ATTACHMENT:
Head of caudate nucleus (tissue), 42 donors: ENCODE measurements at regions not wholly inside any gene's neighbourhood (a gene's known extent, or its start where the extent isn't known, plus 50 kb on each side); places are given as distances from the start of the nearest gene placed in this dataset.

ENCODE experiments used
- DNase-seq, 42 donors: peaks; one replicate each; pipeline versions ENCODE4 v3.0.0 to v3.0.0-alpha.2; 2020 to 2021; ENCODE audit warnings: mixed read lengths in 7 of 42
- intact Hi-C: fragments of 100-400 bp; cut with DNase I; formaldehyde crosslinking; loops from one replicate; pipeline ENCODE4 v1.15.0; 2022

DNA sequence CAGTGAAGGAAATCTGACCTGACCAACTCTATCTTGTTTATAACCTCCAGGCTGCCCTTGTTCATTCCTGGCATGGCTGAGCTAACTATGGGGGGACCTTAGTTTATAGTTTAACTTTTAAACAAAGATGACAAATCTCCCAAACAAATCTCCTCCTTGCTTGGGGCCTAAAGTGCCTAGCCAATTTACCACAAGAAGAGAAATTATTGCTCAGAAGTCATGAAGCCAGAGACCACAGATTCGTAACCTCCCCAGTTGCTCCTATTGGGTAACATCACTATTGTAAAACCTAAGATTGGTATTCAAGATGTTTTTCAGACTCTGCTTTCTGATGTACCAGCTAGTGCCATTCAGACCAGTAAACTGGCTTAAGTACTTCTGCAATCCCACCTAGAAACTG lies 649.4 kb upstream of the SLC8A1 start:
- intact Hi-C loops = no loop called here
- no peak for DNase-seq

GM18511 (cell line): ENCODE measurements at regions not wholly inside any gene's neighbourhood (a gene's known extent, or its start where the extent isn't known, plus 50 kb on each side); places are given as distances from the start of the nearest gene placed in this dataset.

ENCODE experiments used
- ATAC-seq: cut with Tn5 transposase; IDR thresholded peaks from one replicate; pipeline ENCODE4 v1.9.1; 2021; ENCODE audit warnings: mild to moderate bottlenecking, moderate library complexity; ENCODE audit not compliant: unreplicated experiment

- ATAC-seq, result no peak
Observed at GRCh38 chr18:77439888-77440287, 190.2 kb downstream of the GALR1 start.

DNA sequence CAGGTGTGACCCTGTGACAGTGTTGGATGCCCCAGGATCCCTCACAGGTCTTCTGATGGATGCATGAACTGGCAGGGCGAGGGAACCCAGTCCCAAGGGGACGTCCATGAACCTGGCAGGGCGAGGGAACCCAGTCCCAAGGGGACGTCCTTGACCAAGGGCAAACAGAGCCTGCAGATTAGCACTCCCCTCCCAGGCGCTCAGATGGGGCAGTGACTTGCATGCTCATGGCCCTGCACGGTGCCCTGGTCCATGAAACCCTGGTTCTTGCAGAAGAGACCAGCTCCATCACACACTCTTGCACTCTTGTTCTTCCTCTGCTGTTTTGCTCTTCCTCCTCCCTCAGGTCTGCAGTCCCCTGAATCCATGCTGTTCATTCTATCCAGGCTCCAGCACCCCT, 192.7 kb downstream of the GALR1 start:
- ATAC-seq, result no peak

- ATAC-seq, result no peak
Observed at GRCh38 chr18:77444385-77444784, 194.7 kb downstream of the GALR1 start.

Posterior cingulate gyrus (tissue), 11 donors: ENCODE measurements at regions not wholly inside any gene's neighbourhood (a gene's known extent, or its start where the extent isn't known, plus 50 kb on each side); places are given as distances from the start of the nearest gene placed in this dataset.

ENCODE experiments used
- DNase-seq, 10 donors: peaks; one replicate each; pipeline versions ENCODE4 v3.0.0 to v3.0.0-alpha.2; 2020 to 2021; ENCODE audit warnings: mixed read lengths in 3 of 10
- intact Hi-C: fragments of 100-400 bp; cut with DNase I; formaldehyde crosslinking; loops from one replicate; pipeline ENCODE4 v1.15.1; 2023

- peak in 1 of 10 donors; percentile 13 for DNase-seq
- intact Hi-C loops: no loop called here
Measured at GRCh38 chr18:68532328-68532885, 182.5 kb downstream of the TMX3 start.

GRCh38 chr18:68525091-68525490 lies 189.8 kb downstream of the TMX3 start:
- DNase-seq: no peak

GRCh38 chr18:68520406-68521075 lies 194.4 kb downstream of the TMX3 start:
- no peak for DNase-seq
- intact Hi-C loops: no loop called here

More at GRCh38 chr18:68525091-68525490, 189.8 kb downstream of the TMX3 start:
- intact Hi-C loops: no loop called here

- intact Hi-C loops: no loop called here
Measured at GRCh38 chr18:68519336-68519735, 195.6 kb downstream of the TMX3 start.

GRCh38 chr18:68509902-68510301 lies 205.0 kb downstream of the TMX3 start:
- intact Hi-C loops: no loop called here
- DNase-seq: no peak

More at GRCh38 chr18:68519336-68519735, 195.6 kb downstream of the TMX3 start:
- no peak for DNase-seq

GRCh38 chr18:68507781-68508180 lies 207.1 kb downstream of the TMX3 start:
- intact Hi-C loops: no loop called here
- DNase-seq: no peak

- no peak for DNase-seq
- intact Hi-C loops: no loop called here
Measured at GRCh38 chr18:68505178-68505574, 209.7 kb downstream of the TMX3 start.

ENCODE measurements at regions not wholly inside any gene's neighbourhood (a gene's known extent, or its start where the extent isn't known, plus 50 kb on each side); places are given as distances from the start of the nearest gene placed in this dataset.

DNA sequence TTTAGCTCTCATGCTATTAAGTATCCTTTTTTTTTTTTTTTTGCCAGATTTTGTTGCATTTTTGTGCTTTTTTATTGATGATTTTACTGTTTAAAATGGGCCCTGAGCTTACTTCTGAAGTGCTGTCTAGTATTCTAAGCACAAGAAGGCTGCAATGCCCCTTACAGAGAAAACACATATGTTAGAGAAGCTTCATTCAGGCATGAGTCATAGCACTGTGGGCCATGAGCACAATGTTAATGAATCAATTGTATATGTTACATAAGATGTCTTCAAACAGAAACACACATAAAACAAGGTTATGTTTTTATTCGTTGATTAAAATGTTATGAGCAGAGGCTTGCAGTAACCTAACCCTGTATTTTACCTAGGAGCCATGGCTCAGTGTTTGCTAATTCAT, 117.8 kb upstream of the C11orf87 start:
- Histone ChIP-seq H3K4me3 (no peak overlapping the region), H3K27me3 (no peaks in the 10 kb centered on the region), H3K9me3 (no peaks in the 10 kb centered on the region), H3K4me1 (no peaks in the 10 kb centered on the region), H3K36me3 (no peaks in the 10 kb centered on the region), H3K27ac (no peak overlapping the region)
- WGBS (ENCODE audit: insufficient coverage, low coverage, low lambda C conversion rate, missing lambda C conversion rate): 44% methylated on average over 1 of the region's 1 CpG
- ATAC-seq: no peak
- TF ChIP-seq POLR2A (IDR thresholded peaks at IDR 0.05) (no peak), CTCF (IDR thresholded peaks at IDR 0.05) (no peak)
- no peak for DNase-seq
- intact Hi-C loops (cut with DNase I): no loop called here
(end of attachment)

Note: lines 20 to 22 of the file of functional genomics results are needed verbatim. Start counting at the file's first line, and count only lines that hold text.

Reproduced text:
- intact Hi-C: fragments of 100-400 bp; cut with DNase I; formaldehyde crosslinking; loops from one replicate; pipeline ENCODE4 v1.15.1; 2023

- peak in 1 of 10 donors; percentile 13 for DNase-seq
- intact Hi-C loops: no loop called here